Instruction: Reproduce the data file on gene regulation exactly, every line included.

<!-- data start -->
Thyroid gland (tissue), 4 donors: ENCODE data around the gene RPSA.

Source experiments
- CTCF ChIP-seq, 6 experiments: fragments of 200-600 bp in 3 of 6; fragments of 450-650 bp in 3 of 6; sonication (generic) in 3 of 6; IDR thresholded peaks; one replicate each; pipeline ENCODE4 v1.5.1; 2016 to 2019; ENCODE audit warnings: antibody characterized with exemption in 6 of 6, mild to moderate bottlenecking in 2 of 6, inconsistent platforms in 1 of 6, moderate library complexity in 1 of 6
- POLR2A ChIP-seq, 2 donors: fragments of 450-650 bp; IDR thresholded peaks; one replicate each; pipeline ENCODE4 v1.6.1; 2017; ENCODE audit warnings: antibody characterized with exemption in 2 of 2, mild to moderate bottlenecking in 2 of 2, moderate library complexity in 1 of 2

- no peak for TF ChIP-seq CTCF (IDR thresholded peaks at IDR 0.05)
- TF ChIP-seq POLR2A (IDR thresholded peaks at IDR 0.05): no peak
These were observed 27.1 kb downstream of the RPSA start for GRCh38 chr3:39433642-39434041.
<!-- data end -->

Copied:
Thyroid gland (tissue), 4 donors: ENCODE data around the gene RPSA.

Source experiments
- CTCF ChIP-seq, 6 experiments: fragments of 200-600 bp in 3 of 6; fragments of 450-650 bp in 3 of 6; sonication (generic) in 3 of 6; IDR thresholded peaks; one replicate each; pipeline ENCODE4 v1.5.1; 2016 to 2019; ENCODE audit warnings: antibody characterized with exemption in 6 of 6, mild to moderate bottlenecking in 2 of 6, inconsistent platforms in 1 of 6, moderate library complexity in 1 of 6
- POLR2A ChIP-seq, 2 donors: fragments of 450-650 bp; IDR thresholded peaks; one replicate each; pipeline ENCODE4 v1.6.1; 2017; ENCODE audit warnings: antibody characterized with exemption in 2 of 2, mild to moderate bottlenecking in 2 of 2, moderate library complexity in 1 of 2

- no peak for TF ChIP-seq CTCF (IDR thresholded peaks at IDR 0.05)
- TF ChIP-seq POLR2A (IDR thresholded peaks at IDR 0.05): no peak
These were observed 27.1 kb downstream of the RPSA start for GRCh38 chr3:39433642-39434041.